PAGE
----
I always thought the method employed in carbonara of creating a thick, rich sauce from whole eggs had a lot of potential. For this dish, I rendered the fat out of sliced pork belly, mixed in some sandon noodles (udon will work fine) and then tossed the noodles in an egg and gochujang (korean chili paste) mixture, warming it up carefully so the eggs won’t completely congeal. Threw in some green onions, and I was finished. Simple, and a great way to use up the big vat of gochujang sitting in my fridge.
Years of living alone has made me develop the uncanny ability of cooking while nursing a heavy hangover.
Fry sliced onions, bok choy, and pork slices. Add butter, grated garlic, soy sauce. Garnish with bonito flakes.
The most popular version is seasoned only with soy sauce. But my hangover demanded a bit more grease and substance. Hence, the garlic and butter. I recommend adding those two things.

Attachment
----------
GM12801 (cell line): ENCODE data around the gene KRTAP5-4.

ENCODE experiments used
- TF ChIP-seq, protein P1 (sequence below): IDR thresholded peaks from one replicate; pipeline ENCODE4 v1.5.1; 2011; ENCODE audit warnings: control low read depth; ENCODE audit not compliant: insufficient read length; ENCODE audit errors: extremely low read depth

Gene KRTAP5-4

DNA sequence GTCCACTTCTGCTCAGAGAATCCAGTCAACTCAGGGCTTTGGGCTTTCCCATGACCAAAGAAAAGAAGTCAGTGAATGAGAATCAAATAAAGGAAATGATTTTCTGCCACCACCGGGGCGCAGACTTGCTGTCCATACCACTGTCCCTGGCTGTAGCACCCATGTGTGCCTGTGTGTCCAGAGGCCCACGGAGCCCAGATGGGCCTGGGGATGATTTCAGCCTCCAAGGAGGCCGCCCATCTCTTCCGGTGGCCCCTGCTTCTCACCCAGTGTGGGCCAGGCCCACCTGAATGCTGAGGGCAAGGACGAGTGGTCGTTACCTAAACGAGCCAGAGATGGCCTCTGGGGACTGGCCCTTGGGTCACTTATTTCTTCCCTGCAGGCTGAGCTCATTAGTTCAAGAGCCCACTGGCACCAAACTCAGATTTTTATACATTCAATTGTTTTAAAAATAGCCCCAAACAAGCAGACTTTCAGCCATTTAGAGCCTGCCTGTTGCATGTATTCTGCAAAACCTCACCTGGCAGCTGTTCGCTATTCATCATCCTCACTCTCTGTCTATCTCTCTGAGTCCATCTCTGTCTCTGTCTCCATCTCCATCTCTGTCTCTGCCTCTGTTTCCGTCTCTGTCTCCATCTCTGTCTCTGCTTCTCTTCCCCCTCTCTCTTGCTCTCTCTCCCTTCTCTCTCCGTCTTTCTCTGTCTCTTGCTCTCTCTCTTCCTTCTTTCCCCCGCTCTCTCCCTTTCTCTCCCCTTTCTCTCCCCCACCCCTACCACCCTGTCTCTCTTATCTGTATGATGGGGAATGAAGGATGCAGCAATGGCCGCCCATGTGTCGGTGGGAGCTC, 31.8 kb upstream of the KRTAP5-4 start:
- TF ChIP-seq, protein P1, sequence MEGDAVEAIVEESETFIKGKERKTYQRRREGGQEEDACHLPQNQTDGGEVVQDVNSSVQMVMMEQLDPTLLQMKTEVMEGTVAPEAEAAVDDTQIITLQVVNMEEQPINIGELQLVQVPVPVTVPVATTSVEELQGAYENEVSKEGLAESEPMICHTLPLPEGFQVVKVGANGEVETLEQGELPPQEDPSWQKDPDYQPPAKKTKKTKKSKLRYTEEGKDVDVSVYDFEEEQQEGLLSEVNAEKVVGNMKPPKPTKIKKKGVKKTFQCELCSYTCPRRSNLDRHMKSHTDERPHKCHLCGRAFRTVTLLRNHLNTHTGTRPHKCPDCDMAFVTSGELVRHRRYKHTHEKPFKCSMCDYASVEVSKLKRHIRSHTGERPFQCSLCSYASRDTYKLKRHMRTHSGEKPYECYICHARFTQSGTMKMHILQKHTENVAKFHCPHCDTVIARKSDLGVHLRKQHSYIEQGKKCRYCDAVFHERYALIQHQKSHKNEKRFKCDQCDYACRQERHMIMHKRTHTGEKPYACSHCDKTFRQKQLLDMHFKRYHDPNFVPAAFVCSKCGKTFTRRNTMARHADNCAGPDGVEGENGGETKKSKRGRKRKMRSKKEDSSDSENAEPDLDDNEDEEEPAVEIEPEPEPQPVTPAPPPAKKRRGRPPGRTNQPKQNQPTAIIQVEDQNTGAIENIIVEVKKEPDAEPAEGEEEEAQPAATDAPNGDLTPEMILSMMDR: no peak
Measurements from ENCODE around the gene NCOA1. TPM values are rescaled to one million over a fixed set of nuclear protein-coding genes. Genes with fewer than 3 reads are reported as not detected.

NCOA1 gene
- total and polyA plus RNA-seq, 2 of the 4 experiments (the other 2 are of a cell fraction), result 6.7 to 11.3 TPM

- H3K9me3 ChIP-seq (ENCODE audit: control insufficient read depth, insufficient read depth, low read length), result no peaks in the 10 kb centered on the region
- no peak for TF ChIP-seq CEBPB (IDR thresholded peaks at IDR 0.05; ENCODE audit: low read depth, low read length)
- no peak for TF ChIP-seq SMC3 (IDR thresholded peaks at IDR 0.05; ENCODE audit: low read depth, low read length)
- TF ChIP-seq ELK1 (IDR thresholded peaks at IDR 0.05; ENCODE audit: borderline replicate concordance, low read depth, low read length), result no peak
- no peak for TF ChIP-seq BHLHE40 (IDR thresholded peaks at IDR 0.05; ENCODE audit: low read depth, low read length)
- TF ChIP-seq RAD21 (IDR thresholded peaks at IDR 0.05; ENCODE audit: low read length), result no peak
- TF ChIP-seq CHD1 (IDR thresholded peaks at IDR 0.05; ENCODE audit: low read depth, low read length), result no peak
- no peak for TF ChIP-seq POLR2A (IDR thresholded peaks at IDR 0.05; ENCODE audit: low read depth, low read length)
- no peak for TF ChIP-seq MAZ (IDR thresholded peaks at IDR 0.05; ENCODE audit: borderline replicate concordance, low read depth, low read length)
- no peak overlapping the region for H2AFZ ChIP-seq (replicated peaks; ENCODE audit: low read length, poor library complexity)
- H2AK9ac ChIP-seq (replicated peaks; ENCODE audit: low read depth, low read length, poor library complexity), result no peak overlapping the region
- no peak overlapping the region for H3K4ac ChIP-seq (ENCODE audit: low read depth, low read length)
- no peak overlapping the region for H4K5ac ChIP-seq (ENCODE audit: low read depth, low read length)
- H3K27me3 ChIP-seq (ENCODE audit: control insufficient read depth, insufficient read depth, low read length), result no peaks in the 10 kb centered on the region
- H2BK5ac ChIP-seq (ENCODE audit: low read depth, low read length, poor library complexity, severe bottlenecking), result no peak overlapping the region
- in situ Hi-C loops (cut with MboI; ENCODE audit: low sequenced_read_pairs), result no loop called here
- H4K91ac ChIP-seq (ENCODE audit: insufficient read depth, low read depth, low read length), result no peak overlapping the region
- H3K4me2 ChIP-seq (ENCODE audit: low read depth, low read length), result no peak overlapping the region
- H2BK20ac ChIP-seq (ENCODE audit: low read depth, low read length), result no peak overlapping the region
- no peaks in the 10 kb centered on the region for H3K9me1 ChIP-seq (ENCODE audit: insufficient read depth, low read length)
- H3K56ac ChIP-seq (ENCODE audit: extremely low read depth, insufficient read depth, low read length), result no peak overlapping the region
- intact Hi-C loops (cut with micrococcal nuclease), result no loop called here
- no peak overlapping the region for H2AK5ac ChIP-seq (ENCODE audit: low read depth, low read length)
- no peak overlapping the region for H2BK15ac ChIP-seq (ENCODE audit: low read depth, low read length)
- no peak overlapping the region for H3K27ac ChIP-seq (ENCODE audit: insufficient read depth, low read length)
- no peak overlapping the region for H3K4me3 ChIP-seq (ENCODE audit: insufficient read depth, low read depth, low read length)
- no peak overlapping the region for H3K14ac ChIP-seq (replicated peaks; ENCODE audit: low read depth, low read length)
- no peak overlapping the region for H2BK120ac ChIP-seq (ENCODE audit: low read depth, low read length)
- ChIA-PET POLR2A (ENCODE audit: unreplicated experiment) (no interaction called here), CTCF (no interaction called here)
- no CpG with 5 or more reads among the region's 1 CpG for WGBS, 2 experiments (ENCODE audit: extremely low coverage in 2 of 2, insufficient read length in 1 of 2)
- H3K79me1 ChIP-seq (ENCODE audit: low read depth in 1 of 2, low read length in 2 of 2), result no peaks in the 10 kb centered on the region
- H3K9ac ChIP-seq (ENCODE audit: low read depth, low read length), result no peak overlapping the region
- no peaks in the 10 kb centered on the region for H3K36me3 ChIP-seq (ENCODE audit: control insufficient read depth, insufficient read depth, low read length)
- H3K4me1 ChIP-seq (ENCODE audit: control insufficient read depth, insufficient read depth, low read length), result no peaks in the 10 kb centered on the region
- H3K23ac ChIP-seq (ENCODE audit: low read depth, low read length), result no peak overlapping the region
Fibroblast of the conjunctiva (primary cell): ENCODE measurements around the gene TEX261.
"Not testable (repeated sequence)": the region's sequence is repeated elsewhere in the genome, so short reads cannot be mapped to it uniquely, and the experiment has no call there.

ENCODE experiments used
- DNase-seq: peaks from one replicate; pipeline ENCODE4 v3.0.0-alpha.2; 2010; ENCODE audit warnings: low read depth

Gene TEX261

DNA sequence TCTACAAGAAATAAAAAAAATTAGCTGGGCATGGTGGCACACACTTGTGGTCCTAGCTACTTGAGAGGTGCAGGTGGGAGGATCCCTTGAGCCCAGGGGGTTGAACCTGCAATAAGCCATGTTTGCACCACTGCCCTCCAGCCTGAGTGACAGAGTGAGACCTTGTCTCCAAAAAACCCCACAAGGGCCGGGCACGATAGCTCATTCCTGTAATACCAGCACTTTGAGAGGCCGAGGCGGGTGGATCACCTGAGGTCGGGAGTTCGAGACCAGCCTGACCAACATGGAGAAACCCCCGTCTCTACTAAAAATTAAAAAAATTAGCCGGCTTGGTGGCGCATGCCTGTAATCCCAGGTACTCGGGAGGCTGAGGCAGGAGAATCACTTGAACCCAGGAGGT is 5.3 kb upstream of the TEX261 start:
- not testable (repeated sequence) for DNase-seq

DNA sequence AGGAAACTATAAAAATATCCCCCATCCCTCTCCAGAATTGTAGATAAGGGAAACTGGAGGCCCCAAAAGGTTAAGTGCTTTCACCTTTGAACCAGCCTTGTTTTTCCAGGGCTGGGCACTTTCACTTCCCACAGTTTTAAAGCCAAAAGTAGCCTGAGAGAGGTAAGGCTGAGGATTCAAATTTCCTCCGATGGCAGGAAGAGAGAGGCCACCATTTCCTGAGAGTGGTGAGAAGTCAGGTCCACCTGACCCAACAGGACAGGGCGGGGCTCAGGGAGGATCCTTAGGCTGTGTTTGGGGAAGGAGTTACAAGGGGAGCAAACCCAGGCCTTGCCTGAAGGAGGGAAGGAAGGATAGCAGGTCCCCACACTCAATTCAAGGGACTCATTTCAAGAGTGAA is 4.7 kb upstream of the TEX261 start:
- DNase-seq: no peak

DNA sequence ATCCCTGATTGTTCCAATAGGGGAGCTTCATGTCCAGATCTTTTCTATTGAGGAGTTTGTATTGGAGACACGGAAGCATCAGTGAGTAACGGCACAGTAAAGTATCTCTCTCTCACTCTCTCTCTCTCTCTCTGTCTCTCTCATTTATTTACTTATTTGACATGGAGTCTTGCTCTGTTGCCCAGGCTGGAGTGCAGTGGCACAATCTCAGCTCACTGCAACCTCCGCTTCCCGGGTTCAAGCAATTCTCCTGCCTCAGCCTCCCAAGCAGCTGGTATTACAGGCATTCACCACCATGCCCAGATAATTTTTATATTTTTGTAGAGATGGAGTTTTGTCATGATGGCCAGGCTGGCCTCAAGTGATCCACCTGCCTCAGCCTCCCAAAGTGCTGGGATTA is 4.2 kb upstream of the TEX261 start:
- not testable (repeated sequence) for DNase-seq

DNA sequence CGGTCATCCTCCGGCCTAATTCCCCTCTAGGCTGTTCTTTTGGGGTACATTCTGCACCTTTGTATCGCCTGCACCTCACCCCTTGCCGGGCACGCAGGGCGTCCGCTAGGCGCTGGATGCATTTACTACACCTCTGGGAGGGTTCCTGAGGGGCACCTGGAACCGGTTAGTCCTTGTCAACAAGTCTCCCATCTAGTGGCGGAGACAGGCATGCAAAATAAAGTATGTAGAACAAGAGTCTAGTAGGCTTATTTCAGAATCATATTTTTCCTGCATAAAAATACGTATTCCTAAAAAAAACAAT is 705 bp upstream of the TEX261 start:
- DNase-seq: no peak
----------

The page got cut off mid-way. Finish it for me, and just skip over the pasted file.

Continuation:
I also cannot get the Luke Haines album title out of my head.
Nanban: Noodle soup dish containing meat with large (leek sized) scallions.
Kombu (kelp) and dried anchovy broth with sake, sugar, and soy sauce.
Stew pork (or duck, or chicken) throw in sliced green onions, stew until slightly wilted.
Pour over cooked udon or soba.
Even if you are using granulated instant fish broth, the meat enhances the flavor of the soup.
And don’t forget to sprinkle some shichimi.
And some unrelated stuff:
Acid Mothers Temple at Media Club.
Japanese men with long beards